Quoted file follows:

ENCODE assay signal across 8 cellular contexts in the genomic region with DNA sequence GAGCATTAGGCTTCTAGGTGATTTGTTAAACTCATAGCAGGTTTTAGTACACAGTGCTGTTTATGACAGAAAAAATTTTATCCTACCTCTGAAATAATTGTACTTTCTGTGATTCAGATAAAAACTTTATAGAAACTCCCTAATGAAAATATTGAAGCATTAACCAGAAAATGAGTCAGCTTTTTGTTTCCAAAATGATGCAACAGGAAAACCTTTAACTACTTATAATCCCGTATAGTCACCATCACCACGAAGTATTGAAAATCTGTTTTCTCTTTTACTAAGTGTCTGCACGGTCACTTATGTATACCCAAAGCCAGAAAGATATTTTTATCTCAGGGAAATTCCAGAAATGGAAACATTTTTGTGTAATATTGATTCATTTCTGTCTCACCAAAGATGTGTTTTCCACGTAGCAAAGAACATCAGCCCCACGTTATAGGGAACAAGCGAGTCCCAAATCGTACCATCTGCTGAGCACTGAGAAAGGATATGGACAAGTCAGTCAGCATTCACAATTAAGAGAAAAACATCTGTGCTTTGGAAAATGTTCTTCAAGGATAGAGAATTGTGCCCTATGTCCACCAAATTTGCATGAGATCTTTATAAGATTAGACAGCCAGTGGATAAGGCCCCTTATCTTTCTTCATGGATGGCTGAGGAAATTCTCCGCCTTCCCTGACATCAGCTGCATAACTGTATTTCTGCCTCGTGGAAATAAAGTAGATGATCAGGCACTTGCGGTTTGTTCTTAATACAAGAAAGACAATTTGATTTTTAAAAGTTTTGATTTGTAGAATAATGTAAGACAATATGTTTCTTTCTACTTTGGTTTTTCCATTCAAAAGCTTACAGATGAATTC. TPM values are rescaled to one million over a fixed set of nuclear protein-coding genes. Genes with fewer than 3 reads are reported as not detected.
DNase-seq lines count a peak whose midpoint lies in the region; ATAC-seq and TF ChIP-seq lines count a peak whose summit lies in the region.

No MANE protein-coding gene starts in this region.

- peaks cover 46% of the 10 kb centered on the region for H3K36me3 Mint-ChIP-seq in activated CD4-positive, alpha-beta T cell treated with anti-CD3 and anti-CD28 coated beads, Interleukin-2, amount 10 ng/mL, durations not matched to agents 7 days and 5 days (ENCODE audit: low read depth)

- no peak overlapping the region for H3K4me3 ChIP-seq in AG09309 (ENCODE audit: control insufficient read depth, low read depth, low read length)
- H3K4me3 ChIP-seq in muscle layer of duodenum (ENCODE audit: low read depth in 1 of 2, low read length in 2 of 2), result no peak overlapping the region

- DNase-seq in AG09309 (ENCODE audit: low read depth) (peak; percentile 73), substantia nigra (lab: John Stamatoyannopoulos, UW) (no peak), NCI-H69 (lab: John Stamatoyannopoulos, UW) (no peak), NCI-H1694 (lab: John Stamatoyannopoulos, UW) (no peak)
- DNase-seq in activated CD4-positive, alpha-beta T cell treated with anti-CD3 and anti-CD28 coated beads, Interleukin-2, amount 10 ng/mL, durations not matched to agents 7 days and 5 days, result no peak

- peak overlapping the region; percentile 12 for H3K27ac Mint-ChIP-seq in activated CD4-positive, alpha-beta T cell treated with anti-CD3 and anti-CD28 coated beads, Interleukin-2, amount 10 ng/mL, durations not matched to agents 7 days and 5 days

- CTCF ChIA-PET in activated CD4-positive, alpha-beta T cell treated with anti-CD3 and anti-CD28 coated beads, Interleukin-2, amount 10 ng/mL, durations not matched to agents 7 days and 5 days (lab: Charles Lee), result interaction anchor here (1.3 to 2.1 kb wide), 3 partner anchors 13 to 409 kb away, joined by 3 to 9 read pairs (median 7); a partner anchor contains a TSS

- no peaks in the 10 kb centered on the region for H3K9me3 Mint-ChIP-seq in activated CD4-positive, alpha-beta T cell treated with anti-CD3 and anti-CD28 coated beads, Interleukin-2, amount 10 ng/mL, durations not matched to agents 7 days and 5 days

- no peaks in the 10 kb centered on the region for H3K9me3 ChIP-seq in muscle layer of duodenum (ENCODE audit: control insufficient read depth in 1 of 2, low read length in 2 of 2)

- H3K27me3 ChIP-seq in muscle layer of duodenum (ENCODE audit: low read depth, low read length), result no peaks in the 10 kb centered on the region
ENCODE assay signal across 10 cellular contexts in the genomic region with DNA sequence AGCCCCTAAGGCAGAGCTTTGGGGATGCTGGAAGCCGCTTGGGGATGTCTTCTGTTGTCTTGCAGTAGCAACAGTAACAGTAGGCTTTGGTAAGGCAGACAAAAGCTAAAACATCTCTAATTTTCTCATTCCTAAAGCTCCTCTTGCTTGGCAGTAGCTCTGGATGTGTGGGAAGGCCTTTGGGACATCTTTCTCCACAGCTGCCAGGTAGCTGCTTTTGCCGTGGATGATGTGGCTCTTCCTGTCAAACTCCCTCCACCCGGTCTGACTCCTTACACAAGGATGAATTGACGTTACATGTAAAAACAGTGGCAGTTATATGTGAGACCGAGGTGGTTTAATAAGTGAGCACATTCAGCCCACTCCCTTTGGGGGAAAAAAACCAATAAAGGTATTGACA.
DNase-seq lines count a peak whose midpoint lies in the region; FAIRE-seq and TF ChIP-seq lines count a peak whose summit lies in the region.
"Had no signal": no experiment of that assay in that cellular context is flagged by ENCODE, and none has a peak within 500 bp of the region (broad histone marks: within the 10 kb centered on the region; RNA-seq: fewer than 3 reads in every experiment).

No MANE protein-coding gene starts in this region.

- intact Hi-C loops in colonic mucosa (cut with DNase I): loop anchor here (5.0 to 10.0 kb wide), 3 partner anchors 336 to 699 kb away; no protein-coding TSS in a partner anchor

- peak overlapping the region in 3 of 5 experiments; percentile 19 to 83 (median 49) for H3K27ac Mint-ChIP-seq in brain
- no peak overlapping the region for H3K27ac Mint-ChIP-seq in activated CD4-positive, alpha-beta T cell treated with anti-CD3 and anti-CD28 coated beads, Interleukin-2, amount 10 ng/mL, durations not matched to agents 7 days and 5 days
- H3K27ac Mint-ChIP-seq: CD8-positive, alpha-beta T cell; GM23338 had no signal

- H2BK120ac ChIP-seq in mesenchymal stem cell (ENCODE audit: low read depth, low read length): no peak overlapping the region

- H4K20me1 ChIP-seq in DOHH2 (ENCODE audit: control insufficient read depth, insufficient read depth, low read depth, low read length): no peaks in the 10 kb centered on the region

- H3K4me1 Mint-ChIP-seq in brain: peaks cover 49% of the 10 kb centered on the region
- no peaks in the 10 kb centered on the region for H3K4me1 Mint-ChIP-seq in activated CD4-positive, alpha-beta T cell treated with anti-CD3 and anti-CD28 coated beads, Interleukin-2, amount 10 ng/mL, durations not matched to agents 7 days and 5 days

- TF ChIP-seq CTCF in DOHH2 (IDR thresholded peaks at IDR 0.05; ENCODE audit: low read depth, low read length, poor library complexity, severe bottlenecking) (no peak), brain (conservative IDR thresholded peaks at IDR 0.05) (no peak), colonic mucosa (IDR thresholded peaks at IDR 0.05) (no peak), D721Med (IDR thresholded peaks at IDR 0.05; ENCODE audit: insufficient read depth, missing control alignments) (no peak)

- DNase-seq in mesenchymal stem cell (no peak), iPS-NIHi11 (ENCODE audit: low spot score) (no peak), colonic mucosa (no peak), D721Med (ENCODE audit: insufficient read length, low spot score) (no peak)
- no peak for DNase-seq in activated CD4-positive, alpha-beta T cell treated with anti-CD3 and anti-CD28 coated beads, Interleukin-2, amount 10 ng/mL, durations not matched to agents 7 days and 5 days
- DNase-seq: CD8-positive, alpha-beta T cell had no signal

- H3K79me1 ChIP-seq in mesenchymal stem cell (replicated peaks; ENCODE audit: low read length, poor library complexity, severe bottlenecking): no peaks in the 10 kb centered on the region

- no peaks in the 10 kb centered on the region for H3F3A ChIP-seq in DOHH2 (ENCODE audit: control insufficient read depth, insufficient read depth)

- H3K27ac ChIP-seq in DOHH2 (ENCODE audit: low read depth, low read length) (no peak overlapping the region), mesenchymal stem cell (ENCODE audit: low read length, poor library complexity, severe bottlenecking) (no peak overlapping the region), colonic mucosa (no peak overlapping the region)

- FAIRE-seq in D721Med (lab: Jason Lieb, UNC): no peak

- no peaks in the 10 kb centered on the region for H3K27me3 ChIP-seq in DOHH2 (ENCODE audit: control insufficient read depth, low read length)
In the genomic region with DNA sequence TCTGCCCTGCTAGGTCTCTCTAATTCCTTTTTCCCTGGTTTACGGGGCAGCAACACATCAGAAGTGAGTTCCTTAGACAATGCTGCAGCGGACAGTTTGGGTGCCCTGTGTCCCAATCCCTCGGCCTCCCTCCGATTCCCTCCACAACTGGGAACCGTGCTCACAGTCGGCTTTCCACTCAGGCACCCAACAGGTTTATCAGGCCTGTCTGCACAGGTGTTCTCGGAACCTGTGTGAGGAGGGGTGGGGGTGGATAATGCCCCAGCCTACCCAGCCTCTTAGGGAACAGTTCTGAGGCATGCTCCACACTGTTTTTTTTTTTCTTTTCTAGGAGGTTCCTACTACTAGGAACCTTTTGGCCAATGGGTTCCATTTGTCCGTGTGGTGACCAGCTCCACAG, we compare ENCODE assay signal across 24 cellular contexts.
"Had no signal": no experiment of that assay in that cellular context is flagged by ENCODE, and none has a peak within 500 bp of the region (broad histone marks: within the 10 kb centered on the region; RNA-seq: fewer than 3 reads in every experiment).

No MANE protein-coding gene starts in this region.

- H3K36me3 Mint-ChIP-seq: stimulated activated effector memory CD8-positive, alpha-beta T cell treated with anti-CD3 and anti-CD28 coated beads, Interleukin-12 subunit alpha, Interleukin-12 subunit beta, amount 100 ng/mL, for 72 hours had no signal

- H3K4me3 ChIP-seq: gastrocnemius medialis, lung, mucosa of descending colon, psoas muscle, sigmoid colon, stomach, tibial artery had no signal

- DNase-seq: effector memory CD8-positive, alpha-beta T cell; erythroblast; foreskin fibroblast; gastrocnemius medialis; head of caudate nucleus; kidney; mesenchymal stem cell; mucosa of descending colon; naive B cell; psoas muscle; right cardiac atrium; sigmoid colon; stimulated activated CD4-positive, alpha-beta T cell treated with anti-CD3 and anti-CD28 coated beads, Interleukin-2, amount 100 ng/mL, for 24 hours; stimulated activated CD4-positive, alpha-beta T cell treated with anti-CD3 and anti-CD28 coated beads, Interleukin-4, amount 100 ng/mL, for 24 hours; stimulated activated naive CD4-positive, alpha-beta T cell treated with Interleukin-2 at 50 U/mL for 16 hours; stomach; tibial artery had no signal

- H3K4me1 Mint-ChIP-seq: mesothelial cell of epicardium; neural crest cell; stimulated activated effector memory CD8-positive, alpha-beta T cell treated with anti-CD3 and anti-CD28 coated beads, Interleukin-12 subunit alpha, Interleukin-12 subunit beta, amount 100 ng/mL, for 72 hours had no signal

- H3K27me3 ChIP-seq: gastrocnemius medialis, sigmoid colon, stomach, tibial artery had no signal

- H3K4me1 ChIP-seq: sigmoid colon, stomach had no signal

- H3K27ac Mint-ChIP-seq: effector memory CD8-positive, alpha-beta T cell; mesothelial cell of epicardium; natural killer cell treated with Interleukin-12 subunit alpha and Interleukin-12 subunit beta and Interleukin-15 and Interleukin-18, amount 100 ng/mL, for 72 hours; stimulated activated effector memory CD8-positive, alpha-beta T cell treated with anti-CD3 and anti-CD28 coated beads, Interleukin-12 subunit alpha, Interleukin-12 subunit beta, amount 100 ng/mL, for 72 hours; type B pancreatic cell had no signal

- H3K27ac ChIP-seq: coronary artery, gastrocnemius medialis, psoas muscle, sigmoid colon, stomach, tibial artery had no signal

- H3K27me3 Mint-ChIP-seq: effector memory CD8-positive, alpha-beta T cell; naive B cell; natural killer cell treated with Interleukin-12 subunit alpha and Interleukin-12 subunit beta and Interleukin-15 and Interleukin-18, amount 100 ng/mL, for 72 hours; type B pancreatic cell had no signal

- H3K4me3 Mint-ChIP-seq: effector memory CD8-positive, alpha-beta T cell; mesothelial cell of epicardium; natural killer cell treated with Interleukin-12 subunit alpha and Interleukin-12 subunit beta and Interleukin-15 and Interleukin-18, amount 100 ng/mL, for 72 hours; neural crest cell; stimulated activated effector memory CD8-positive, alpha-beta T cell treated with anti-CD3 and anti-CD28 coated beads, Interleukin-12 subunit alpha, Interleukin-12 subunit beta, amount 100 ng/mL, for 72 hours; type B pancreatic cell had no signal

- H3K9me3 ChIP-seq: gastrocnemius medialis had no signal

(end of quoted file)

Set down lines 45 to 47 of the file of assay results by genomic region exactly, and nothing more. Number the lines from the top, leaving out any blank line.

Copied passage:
- H3K27ac ChIP-seq: coronary artery, gastrocnemius medialis, psoas muscle, sigmoid colon, stomach, tibial artery had no signal

- H3K27me3 Mint-ChIP-seq: effector memory CD8-positive, alpha-beta T cell; naive B cell; natural killer cell treated with Interleukin-12 subunit alpha and Interleukin-12 subunit beta and Interleukin-15 and Interleukin-18, amount 100 ng/mL, for 72 hours; type B pancreatic cell had no signal

- H3K4me3 Mint-ChIP-seq: effector memory CD8-positive, alpha-beta T cell; mesothelial cell of epicardium; natural killer cell treated with Interleukin-12 subunit alpha and Interleukin-12 subunit beta and Interleukin-15 and Interleukin-18, amount 100 ng/mL, for 72 hours; neural crest cell; stimulated activated effector memory CD8-positive, alpha-beta T cell treated with anti-CD3 and anti-CD28 coated beads, Interleukin-12 subunit alpha, Interleukin-12 subunit beta, amount 100 ng/mL, for 72 hours; type B pancreatic cell had no signal